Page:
Marijuana Main Street? Rochester to Vote on Cannabis Retail Proposals

October 11th, 2023 Legislation & Policy Updates
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On November 7th, Rochester will be abuzz with voters deciding on two pivotal cannabis-related ballot proposals.

These proposals, initiated through a petition by Stockbridge-based advocacy group, the "Open Stores In Rochester Committee," offer a significant departure from the norm. Typically, such ordinances and charter amendments come from the City Council, but this time it's the voice of the people leading the charge.

Back in 2018, the Michigan Regulation and Taxation of Marihuana Act legalized recreational marihuana for those over 21. A crucial element of this act allows citizens to initiate ballot measures through petitions.

City Attorney Jeffrey Kragt clarifies that the upcoming ballot isn't a City Council initiative. Once a petition garners sufficient signatures, it gains the momentum to move forward. Current city ordinances, established in 2018, explicitly ban marijuana establishments within Rochester. This new motion, if passed, would essentially pave the way for three retail marijuana stores in Rochester, treating them akin to standard retail outlets.

Rochester's Mayor, Stuart Bikson, expressed that these stores could even find a home right in the heart of downtown. The only restrictions being that these establishments couldn't be in residential zones or within 800 feet of K-12 educational institutions.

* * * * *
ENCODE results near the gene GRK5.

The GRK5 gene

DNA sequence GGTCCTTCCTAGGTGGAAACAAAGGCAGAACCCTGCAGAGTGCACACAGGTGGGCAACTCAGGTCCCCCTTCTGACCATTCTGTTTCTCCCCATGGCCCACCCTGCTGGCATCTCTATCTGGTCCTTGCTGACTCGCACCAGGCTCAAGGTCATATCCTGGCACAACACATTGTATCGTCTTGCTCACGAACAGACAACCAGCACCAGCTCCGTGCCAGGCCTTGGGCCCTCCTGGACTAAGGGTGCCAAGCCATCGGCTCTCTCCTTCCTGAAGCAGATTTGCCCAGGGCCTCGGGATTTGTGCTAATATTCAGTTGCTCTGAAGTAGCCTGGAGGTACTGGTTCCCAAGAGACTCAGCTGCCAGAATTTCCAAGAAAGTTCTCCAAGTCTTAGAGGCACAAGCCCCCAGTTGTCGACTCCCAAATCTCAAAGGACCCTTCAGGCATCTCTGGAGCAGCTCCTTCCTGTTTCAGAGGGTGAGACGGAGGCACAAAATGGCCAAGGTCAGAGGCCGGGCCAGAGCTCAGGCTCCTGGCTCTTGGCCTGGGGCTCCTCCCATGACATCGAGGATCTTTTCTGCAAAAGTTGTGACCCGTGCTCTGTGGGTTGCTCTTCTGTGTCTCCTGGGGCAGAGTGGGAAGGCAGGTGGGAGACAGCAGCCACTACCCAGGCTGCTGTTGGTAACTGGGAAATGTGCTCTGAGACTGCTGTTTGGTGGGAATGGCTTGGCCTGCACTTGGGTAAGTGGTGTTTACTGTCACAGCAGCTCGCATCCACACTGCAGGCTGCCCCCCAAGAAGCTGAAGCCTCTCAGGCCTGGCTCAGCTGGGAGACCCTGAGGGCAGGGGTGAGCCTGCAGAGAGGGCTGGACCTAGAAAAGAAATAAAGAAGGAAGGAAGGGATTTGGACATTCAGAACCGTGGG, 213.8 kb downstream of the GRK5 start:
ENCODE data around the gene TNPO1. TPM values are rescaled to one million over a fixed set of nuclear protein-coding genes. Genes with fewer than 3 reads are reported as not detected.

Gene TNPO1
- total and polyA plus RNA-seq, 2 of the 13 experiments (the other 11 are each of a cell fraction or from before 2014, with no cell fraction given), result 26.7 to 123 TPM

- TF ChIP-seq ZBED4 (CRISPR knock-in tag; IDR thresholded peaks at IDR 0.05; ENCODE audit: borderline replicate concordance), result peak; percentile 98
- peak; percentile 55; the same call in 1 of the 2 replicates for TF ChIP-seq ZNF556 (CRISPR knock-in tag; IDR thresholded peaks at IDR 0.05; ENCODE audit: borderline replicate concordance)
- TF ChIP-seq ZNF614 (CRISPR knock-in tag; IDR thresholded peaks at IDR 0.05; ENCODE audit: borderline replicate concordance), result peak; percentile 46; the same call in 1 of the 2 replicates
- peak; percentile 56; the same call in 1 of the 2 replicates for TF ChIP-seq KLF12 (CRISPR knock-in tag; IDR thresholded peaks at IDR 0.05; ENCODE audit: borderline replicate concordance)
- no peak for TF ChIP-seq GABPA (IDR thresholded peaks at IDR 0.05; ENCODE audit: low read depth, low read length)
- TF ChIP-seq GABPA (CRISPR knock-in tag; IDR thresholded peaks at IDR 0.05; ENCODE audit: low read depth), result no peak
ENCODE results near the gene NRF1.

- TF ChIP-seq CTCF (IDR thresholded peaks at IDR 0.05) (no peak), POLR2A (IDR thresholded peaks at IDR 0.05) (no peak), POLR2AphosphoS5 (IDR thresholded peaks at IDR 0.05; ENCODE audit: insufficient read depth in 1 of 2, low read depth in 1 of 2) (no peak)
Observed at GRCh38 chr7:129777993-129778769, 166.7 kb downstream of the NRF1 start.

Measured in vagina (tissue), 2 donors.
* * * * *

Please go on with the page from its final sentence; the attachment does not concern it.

But what exactly are the two proposals?

  1. Proposal One: Seeks voter approval for an ordinance allowing three adult-use cannabis retail establishments in Rochester.

  2. Proposal Two: Questions the voters about establishing a cannabis licensing charter, which will lay out an application process, selection criteria, and regulations for these establishments.

Kragt highlighted that the language of these proposals, crafted by the Open Stores in Rochester Committee, will integrate into the City's Charter and Code of Ordinances upon approval. He assures that the committee's role would be limited post-approval, barring their applications for licenses.

Rochester DDA Chairman, Ben Govanelli, shared some numbers. To land these proposals on the ballot, 360 signatures were needed for the ordinance and 560 for the Charter amendment. He also mentioned that the Committee has been proactively securing potential site locations.

With four locations under consideration, including 727 N Main St. and 908 N. Main, there's a buzz about potential effects on downtown Rochester. The DDA, while not taking a firm stance on the cannabis issue, voiced concerns about potential traffic increase and the impact on property values.

However, it's not just about potential challenges. Each of these proposed retail locations could generate approximately $60,000 in tax revenue annually. This equates to nearly 1% of the combined budget of the Rochester city general fund and DDA this year.

Yet, not everyone is on board. The "No Pot On Main Street Committee," consisting of concerned residents and business owners, isn't against marijuana. Their reservations lie in the location of these dispensaries and the potential influx of traffic. Christian Hauser, from the committee, emphasized the need for a more inclusive decision-making process.

On the flip side, Noah Harfouch, a Rochester-based attorney and supporter of the proposal, believes cannabis businesses are becoming as mainstream as any other retail entity. He advocates for embracing this change and acknowledges the profound financial impact they can have on local communities.

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